WASHINGTON Feb 27 U.S. Senator Al Franken
warned telecommunications regulators on Thursday that Comcast
Corp's proposed acquisition of Time Warner Cable Inc
could mean "higher prices, fewer choices, and even worse
service for consumers."
Comcast, the largest U.S. cable company, said on Feb. 13 it
had agreed to acquire No. 4 Time Warner Cable for $45.2 billion.
The proposal faces reviews from U.S. regulators who will study
its effect on competition.
In a letter to Federal Communications Commission Chairman
Tom Wheeler, Franken, a Minnesota Democrat, said Comcast had
failed to live up to a long list of promises made when its 2011
agreement to acquire NBC Universal won U.S. approval.
Comcast responded that it was "proud of our track-record on
complying with the conditions from our past transactions."
"We've gone above and beyond in compliance with most
conditions, including our low-income broadband program, the
amount of local news programming and investment in local
stations, the amount of on-demand programming, especially
children's programming," said spokeswoman Sena Fitzmaurice.
Franken complained that Comcast had interfered in 2007 with
BitTorrent, a peer-to-peer network that Comcast viewed as a
competitor to its cable offerings.
The FCC subsequently passed rules requiring all data be
treated equally by Internet providers, although those rules were
struck down by a federal appeals court. Comcast agreed, however,
in 2011 to net neutrality provisions to win approval for the NBC
Universal deal. Net neutrality requires that all data be treated
equally by Internet providers.
Still, Franken said, "The underlying merits of the dispute
and the conduct at issue remain relevant to the FCC's
consideration of Comcast's proposed acquisition of Time Warner
Franken also cited a study by the Free Press consumer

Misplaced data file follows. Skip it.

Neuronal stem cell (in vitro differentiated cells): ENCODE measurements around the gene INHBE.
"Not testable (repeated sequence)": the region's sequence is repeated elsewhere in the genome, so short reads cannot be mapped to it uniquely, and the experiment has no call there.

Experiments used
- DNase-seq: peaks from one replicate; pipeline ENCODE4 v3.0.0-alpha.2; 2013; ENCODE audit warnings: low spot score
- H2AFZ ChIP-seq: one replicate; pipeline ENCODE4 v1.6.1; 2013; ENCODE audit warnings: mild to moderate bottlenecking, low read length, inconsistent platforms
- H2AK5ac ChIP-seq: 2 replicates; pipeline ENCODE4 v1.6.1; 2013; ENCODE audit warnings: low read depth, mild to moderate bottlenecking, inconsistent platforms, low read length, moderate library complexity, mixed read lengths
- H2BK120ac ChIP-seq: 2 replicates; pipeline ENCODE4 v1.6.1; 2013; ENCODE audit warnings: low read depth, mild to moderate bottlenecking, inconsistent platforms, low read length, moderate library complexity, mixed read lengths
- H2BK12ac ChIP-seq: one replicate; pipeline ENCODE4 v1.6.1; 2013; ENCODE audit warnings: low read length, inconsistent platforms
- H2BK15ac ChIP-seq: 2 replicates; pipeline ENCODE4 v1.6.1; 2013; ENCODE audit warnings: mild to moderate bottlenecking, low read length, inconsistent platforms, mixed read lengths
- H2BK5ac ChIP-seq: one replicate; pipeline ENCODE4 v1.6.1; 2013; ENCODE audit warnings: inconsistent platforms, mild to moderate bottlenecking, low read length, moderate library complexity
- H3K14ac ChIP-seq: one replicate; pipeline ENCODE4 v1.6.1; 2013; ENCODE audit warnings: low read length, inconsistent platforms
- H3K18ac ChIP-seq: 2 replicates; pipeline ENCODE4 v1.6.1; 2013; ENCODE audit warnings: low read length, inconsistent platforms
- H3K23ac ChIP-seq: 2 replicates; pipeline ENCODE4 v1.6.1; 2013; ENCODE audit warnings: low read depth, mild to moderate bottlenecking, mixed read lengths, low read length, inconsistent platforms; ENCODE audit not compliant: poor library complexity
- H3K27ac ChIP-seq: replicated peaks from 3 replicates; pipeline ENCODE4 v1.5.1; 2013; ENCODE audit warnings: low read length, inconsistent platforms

advocacy group, which found Comcast had failed to live up to
promises to increase local news and programming. "The FCC should
scrutinize whether these allegations have merit," Franken wrote.
He also questioned whether Comcast had lived up to promises
to provide reasonably priced broadband to customers who did not
Franken noted that the advocacy group Public Knowledge, had
petitioned the FCC in 2012 to look into Comcast's use of data
caps for some users. "The FCC should examine this issue in
connection with Comcast's proposed acquisition," he wrote.
COMCAST DEFENDS DEAL
A source close to Comcast said on Thursday the company had
no data caps, which limit Internet use, outside of a few test
areas. The source was not authorized to speak on the record and
In an early 2013 report that Comcast did on its merger with
NBC Universal, the company said it had introduced three
independent networks, was investing in news and children's
programming and had donated broadband access to schools,
libraries and areas with many low-income residents.
Comcast has argued that the combination would not reduce
competition because the two cable providers do not compete in
any markets. The company pledged to divest 3 million
subscribers, so the combined customer base of 30 million would
represent just under 30 percent of the U.S. pay television video
An FCC spokesman declined to say whether the agency was
looking any of the allegations made by Franken.